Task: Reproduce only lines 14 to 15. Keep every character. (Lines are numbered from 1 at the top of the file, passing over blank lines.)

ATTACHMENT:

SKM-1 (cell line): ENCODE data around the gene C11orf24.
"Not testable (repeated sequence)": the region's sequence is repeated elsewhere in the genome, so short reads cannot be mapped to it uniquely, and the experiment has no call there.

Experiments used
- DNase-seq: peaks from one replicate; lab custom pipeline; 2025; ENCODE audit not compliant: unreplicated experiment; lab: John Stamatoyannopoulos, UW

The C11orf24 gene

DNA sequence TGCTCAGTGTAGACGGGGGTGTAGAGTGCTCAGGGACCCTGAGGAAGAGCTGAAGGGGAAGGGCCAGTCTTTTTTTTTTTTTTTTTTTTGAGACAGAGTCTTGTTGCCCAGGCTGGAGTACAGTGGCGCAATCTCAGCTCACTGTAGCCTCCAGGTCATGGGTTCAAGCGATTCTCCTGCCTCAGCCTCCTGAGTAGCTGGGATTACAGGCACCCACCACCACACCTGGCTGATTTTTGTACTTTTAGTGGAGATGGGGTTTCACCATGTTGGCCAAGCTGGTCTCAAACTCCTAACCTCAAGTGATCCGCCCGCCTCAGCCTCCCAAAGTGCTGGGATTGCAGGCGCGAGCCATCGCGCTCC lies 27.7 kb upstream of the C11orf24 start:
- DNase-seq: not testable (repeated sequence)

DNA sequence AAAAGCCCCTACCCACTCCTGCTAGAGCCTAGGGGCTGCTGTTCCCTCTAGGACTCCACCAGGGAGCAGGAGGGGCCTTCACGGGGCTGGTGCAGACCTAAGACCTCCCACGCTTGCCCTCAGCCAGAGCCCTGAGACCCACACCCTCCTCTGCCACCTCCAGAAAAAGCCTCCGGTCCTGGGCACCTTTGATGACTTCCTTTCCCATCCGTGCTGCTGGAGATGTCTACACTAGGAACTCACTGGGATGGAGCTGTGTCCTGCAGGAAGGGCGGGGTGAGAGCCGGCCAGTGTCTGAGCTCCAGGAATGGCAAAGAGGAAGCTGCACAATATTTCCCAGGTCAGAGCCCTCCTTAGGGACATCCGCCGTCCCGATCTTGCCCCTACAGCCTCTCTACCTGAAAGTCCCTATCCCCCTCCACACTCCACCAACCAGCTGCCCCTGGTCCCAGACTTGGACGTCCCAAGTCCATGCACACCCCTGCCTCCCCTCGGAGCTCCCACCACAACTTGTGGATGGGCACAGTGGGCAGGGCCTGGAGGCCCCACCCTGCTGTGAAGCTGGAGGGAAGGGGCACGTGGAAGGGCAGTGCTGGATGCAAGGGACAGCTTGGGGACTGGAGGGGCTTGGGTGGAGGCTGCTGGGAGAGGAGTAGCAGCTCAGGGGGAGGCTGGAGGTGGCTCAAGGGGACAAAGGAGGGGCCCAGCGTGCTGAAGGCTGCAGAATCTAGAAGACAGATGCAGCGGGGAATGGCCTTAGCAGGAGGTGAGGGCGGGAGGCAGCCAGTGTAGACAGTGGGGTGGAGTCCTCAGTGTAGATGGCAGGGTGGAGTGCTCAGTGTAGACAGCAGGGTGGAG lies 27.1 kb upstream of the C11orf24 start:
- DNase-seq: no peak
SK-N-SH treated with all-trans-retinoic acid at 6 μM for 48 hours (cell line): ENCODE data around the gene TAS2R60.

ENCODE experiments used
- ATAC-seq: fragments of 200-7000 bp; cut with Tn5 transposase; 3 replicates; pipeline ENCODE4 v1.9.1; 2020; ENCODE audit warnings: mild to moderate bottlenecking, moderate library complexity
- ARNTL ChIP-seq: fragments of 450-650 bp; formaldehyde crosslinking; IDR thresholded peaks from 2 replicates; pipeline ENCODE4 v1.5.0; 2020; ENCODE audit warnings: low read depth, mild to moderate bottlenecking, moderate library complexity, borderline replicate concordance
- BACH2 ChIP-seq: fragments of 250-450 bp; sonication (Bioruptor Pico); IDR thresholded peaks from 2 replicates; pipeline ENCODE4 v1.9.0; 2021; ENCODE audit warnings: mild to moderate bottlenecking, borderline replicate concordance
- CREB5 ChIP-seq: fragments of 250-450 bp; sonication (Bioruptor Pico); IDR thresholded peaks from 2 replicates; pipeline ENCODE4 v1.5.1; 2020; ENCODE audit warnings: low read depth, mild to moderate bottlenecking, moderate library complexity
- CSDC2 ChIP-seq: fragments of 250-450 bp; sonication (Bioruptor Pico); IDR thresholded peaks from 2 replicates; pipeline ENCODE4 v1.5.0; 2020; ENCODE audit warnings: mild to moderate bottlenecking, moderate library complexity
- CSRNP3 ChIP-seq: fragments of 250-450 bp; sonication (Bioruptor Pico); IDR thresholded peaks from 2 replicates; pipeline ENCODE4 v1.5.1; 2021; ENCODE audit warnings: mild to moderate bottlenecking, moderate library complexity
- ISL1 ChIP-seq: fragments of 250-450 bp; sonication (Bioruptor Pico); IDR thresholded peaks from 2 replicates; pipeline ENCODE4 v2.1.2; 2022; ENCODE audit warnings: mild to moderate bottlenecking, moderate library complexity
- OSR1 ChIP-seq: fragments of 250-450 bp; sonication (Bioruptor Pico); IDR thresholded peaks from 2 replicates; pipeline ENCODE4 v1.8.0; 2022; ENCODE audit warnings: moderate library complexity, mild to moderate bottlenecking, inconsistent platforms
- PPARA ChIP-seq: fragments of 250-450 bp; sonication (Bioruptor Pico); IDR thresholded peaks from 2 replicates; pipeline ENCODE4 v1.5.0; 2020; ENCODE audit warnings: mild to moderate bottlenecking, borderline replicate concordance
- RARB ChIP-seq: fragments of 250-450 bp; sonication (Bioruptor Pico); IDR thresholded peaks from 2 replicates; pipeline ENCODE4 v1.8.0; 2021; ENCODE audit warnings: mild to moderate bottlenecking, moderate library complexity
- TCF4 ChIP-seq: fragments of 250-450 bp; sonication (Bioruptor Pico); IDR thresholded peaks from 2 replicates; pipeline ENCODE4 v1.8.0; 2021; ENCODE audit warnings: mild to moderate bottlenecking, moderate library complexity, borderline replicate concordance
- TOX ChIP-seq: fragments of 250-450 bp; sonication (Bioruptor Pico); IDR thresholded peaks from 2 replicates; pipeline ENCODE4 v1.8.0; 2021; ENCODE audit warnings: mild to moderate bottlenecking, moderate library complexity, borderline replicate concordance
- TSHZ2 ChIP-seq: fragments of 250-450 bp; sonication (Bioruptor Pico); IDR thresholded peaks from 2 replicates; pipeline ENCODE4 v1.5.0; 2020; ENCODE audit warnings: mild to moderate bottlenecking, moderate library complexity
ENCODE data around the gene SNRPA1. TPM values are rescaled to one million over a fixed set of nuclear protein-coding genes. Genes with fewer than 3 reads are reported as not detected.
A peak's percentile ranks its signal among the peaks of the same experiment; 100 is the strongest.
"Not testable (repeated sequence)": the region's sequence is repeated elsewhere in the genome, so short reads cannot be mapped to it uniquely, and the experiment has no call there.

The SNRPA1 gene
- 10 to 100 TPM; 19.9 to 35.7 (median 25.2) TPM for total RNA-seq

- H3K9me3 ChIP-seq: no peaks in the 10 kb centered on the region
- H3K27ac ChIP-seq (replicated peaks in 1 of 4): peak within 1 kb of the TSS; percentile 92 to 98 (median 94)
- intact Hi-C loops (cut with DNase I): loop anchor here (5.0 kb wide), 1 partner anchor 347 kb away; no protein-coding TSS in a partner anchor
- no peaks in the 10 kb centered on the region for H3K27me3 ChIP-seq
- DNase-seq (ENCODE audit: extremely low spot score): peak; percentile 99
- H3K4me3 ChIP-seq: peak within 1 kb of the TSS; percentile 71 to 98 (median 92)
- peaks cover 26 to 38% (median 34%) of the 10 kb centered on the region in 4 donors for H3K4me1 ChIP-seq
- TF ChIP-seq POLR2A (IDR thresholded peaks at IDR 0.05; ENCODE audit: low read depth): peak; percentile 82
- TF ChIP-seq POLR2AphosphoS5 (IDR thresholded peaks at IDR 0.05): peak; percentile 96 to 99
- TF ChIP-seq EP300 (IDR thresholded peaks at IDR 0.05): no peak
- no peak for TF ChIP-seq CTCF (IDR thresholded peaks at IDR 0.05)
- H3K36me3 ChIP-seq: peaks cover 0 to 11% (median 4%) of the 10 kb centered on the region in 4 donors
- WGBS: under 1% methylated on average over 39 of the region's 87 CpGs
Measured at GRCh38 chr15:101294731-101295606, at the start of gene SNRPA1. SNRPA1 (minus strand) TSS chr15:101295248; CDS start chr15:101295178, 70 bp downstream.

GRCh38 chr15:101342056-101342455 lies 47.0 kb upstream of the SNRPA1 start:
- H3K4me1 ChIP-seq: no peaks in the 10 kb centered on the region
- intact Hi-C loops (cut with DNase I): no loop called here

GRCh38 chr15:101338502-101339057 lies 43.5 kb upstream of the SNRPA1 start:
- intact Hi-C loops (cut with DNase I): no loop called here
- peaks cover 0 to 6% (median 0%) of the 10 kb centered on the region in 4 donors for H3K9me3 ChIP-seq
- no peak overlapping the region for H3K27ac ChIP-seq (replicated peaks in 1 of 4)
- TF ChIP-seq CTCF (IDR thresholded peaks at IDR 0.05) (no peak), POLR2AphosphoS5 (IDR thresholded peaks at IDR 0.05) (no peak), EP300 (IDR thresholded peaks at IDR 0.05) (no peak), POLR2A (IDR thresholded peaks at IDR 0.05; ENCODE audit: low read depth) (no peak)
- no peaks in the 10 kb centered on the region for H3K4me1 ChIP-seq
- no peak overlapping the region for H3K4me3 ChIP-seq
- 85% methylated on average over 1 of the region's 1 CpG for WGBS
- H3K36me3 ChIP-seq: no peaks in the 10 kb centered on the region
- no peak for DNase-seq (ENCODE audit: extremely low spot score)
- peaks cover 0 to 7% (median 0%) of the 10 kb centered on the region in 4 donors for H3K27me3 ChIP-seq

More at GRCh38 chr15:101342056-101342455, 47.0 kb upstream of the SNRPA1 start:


- BACH2 ChIP-seq: fragments of 250-450 bp; sonication (Bioruptor Pico); IDR thresholded peaks from 2 replicates; pipeline ENCODE4 v1.9.0; 2021; ENCODE audit warnings: mild to moderate bottlenecking, borderline replicate concordance
- CREB5 ChIP-seq: fragments of 250-450 bp; sonication (Bioruptor Pico); IDR thresholded peaks from 2 replicates; pipeline ENCODE4 v1.5.1; 2020; ENCODE audit warnings: low read depth, mild to moderate bottlenecking, moderate library complexity